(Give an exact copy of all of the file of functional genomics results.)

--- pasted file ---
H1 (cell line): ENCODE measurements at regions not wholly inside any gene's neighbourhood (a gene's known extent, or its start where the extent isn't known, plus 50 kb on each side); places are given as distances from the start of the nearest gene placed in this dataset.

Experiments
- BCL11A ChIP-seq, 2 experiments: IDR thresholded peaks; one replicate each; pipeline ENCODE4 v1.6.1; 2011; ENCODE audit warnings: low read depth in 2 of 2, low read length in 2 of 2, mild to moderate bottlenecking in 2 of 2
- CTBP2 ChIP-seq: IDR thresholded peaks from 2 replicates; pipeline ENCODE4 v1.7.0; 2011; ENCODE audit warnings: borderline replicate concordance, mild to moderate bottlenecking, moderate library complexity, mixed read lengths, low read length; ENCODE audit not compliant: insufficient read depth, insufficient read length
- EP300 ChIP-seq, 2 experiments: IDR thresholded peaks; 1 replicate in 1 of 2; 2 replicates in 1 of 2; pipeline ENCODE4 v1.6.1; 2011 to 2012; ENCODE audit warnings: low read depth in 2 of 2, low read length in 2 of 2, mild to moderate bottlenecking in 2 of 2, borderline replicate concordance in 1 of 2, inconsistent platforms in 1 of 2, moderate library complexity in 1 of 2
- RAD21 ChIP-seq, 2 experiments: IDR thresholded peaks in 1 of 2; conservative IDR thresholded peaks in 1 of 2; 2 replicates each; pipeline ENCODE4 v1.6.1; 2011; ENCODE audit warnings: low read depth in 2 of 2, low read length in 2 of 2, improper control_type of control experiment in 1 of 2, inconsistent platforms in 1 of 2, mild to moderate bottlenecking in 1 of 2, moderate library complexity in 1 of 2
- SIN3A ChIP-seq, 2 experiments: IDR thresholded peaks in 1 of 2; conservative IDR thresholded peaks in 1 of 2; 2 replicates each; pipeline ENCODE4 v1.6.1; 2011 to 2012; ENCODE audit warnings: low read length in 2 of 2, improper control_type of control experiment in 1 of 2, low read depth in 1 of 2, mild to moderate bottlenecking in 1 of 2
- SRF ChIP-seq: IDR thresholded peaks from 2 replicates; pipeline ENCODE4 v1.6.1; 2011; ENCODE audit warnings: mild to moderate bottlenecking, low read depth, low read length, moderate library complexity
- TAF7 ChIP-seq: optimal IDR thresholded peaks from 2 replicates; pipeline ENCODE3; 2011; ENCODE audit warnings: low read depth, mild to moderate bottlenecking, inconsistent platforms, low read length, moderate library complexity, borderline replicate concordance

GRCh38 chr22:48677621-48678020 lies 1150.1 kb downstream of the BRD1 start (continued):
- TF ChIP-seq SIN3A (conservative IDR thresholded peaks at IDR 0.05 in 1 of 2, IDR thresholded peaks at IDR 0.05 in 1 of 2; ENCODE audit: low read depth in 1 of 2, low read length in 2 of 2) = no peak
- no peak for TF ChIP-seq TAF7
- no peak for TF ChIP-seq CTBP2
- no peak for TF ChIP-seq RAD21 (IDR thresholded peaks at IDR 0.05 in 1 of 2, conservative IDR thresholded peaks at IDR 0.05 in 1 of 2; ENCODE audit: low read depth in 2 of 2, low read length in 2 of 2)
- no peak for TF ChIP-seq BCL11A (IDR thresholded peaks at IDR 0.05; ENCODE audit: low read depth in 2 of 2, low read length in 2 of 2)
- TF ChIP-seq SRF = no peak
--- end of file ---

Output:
H1 (cell line): ENCODE measurements at regions not wholly inside any gene's neighbourhood (a gene's known extent, or its start where the extent isn't known, plus 50 kb on each side); places are given as distances from the start of the nearest gene placed in this dataset.

Experiments
- BCL11A ChIP-seq, 2 experiments: IDR thresholded peaks; one replicate each; pipeline ENCODE4 v1.6.1; 2011; ENCODE audit warnings: low read depth in 2 of 2, low read length in 2 of 2, mild to moderate bottlenecking in 2 of 2
- CTBP2 ChIP-seq: IDR thresholded peaks from 2 replicates; pipeline ENCODE4 v1.7.0; 2011; ENCODE audit warnings: borderline replicate concordance, mild to moderate bottlenecking, moderate library complexity, mixed read lengths, low read length; ENCODE audit not compliant: insufficient read depth, insufficient read length
- EP300 ChIP-seq, 2 experiments: IDR thresholded peaks; 1 replicate in 1 of 2; 2 replicates in 1 of 2; pipeline ENCODE4 v1.6.1; 2011 to 2012; ENCODE audit warnings: low read depth in 2 of 2, low read length in 2 of 2, mild to moderate bottlenecking in 2 of 2, borderline replicate concordance in 1 of 2, inconsistent platforms in 1 of 2, moderate library complexity in 1 of 2
- RAD21 ChIP-seq, 2 experiments: IDR thresholded peaks in 1 of 2; conservative IDR thresholded peaks in 1 of 2; 2 replicates each; pipeline ENCODE4 v1.6.1; 2011; ENCODE audit warnings: low read depth in 2 of 2, low read length in 2 of 2, improper control_type of control experiment in 1 of 2, inconsistent platforms in 1 of 2, mild to moderate bottlenecking in 1 of 2, moderate library complexity in 1 of 2
- SIN3A ChIP-seq, 2 experiments: IDR thresholded peaks in 1 of 2; conservative IDR thresholded peaks in 1 of 2; 2 replicates each; pipeline ENCODE4 v1.6.1; 2011 to 2012; ENCODE audit warnings: low read length in 2 of 2, improper control_type of control experiment in 1 of 2, low read depth in 1 of 2, mild to moderate bottlenecking in 1 of 2
- SRF ChIP-seq: IDR thresholded peaks from 2 replicates; pipeline ENCODE4 v1.6.1; 2011; ENCODE audit warnings: mild to moderate bottlenecking, low read depth, low read length, moderate library complexity
- TAF7 ChIP-seq: optimal IDR thresholded peaks from 2 replicates; pipeline ENCODE3; 2011; ENCODE audit warnings: low read depth, mild to moderate bottlenecking, inconsistent platforms, low read length, moderate library complexity, borderline replicate concordance

GRCh38 chr22:48677621-48678020 lies 1150.1 kb downstream of the BRD1 start (continued):
- TF ChIP-seq SIN3A (conservative IDR thresholded peaks at IDR 0.05 in 1 of 2, IDR thresholded peaks at IDR 0.05 in 1 of 2; ENCODE audit: low read depth in 1 of 2, low read length in 2 of 2) = no peak
- no peak for TF ChIP-seq TAF7
- no peak for TF ChIP-seq CTBP2
- no peak for TF ChIP-seq RAD21 (IDR thresholded peaks at IDR 0.05 in 1 of 2, conservative IDR thresholded peaks at IDR 0.05 in 1 of 2; ENCODE audit: low read depth in 2 of 2, low read length in 2 of 2)
- no peak for TF ChIP-seq BCL11A (IDR thresholded peaks at IDR 0.05; ENCODE audit: low read depth in 2 of 2, low read length in 2 of 2)
- TF ChIP-seq SRF = no peak